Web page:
In Reno’s early days, many Easterners were coming west to seek their fortunes and a life of adventure. Land was plentiful and cheap and many ranches were established in this still-wild country. Among these new residents were the Evans brothers from Defiance, Ohio. The Evans family produced thirteen children, at least six of whom came west and eventually made their home in the Reno area. Brothers Alvaro and John Newton “Newt” Evans owned land from 5th Street north to what is today McCarran Blvd. Newt sold the state land for the University of Nevada when it was moved from Elko in 1885.
In 1889, Alvaro sold a plot of land at the foot of the university bounded by Virginia and N. Center Streets between 8th and 9th Streets to financier A. G. Fletcher, who subdivided the land into 14 lots. Fletcher had arrived in the Truckee Meadows in 1875 from Maine. He was engaged in building flumes to carry wood to the railroad for the Comstock mines, and later tried his hand at sheep raising, eventually becoming a Reno banker.
Fletcher began selling his lots in the last decade of the 19th century and shortly thereafter, homes along the west side of N. Center St. began springing up. All were in the Queen Anne style, a relatively new style in those days, and it is supposed that they may all have been the work of one craftsman--possibly George E. Holesworth, who designed and built what may be the most charismatic of the homes, the turreted Atcheson House. Center Street, at various times called University Avenue, was part of a larger historical neighborhood that was divided by the construction of Interstate 80 in the 1960s and 1970s. The six houses on the west side of Center Street between Eighth and Ninth Streets were believed to be the last intact row of 19th century residences in the entire city of Reno.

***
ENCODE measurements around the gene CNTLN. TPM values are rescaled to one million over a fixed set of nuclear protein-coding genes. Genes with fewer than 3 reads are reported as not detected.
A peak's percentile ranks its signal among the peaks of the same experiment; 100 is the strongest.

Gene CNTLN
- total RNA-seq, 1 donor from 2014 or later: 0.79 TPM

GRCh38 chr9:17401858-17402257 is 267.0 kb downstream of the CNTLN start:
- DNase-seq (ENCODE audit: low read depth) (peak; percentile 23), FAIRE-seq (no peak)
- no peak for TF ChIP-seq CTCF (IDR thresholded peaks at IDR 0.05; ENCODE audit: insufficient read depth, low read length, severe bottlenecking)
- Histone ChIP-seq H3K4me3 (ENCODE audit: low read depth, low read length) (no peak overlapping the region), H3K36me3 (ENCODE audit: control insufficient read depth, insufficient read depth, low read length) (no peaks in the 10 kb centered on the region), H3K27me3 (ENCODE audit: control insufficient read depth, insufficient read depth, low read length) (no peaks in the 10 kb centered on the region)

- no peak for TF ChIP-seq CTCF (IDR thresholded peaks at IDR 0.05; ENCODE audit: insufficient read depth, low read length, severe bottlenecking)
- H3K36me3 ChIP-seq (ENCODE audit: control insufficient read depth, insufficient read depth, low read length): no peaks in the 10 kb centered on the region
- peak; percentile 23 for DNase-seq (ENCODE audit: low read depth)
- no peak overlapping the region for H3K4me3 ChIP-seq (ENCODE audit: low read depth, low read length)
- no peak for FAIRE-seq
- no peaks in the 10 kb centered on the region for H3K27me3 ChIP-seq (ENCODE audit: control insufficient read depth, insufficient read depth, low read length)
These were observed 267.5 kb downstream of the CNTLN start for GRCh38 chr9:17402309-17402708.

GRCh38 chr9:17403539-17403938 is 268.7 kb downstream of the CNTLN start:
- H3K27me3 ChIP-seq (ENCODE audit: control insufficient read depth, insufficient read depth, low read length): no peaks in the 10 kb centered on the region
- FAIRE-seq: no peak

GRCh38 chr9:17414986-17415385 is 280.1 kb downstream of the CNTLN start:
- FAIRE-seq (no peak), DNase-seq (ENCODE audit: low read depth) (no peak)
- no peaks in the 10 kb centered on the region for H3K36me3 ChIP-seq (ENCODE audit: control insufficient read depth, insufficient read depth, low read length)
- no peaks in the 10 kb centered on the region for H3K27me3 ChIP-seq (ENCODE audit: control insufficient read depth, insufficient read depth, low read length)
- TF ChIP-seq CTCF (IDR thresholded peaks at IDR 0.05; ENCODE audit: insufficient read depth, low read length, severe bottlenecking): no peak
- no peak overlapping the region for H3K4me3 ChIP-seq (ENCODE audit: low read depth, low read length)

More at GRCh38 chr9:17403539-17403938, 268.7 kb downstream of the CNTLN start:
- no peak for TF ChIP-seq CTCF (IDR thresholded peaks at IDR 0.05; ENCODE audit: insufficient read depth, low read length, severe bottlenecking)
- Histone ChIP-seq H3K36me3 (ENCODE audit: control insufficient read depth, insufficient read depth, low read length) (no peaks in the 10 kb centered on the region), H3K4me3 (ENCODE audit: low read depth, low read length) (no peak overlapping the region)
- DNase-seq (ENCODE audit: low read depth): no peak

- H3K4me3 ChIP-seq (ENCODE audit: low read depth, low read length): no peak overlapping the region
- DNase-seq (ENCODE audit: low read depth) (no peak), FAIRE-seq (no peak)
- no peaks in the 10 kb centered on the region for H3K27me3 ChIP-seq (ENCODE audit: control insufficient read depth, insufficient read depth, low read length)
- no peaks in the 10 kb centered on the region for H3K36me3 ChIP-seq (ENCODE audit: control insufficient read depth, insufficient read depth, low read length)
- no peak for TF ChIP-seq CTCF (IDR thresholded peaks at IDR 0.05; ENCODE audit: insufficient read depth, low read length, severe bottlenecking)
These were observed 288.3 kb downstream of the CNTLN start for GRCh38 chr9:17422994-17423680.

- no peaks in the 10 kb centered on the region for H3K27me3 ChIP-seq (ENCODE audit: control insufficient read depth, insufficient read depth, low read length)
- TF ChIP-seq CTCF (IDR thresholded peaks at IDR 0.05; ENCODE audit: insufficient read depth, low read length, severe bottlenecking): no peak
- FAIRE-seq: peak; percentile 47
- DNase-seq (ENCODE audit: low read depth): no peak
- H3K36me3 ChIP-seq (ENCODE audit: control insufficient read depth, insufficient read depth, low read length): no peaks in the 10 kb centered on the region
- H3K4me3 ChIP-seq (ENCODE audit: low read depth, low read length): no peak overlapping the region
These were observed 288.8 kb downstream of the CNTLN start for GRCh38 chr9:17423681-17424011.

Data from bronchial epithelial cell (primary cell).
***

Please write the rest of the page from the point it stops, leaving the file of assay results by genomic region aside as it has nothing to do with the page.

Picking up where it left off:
The University of Nevada, Reno developed a master plan in 2014 that designated a "Campus Gateway Precinct" between the south end of campus and Interstate 80. The plan mandated replacing all the remaining houses on the Fletcher lots and the rest of the late-19th and early-20th-century houses in the historical neighborhood with new buildings. A handful of the houses were slated to be relocated by private entities, and the University proceeded to demolish the rest in early 2020.